Timing sprays for maximum return on investment requires sampling and counting both Lygus adults and nymphs in a minimum of 100 sweeps. Once at least 15 total Lygus and 4 nymphs per 100 sweeps are detected, sprays for Lygus should be made. This '15/4' regime should protect yields, moderate spray frequency and costs, and maximize profit. Economic thresholds are impacted by the prevailing economic conditions such as lint value and costs of control; however in this case, the relationship that maximizes returns was not changed when varying these parameters well beyond market standards. A key finding of these studies is that aside from profits, yields plateau prior to the more aggressive treatment regimes. This phenomenon, where more protective approaches result in yield reductions, occurred in all three years of study (1997, 1999, 2000). This signals the importance of optimizing inputs so that sprays are made only when indicated by sampling and once the 15/4 level is reached, but no sooner. More aggressive approaches by definition cost more money to maintain, but also have some probability of lowering yields while risking secondary pest outbreaks. The specific mechanism for this yield decline is unknown at this time. At the other end of the spectrum, delaying action beyond the 15/8 action threshold risks economic yield loss and reductions in quality, especially color grade and micronaire. While this work definitively establishes the relative importance of Lygus nymphs to yield loss and to the need for action, the conditions under which these tests were carried out are limited to in-season infestations of Lygus. Further work is necessary to better quantify change in the action levels according to plant phenology and other plant-based factors (e.g., plant population, fruit retention, plantwater status, etc.). Early season infestations may respond differently to the action levels proposed, and it is expected that later season populations of Lygus pose far less damage potential when square populations and retention are very low.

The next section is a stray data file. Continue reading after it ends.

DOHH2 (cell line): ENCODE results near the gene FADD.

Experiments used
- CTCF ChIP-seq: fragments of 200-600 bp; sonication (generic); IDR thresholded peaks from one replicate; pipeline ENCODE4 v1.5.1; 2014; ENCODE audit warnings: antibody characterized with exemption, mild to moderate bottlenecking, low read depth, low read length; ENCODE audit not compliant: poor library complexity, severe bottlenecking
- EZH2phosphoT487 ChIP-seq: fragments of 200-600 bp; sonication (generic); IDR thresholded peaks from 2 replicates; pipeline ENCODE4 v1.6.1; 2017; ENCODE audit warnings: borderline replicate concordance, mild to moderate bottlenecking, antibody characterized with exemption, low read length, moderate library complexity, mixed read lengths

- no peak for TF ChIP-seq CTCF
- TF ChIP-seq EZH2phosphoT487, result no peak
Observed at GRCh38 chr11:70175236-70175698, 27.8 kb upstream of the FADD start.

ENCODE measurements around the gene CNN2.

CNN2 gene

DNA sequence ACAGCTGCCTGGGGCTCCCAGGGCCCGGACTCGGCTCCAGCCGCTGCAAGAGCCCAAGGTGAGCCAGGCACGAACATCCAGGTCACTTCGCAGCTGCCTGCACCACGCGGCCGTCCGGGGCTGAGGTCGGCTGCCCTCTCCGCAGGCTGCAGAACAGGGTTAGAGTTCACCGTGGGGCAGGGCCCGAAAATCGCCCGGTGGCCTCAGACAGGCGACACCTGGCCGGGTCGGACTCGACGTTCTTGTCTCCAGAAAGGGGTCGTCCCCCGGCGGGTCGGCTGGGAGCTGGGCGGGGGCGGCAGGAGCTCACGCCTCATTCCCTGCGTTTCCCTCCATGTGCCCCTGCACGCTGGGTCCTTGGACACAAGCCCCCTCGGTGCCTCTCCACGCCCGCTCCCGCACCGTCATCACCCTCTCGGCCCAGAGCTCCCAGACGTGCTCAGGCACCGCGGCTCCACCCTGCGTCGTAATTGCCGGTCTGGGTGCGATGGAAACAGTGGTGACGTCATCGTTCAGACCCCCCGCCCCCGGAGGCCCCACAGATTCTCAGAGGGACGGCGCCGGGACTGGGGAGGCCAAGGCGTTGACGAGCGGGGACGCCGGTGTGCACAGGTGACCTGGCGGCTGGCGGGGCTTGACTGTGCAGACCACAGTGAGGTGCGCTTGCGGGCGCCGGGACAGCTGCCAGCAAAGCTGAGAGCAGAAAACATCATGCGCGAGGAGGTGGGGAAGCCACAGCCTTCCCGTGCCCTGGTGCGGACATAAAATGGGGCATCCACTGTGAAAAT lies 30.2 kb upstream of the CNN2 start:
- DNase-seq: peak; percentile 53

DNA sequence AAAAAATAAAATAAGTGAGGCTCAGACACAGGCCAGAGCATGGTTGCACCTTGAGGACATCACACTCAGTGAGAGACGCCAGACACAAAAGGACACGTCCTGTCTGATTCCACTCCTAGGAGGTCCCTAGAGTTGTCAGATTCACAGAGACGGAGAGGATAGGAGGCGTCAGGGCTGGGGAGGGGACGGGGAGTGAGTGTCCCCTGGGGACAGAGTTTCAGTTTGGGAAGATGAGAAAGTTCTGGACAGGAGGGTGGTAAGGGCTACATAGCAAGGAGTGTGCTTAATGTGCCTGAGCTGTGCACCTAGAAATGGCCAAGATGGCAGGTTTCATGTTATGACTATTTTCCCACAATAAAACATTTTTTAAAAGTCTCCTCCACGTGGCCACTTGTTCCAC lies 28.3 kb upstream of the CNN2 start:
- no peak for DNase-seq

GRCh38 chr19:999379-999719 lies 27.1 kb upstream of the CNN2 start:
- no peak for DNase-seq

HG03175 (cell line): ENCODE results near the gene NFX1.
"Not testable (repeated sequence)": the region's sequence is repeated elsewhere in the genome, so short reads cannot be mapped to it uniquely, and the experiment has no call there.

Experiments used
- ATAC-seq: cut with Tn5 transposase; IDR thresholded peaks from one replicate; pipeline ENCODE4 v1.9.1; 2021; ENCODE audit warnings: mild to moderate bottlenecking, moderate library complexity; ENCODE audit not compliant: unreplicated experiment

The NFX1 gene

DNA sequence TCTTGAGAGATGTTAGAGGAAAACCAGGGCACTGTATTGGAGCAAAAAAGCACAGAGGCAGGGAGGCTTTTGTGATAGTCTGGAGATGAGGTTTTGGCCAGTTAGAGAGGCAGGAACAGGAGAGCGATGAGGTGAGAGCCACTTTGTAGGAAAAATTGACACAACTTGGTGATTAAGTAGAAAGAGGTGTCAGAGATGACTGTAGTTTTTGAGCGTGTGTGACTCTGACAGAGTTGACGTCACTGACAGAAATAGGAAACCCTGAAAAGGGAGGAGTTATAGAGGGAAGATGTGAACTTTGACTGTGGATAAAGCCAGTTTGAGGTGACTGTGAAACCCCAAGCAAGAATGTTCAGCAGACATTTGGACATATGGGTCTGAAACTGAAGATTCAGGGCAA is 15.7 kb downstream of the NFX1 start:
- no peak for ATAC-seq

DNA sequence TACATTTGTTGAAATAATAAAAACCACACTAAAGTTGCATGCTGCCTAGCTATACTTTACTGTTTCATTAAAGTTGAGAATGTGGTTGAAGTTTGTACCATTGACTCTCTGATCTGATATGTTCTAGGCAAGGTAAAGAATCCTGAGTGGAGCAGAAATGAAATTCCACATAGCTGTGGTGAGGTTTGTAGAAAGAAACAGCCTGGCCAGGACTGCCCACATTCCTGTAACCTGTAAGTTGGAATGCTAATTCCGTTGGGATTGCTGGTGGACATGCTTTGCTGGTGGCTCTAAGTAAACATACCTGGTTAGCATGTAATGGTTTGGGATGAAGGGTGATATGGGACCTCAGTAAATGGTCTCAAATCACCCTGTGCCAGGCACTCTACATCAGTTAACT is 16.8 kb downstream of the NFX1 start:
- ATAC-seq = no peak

• Cotton Aphid Biology and Honydew Production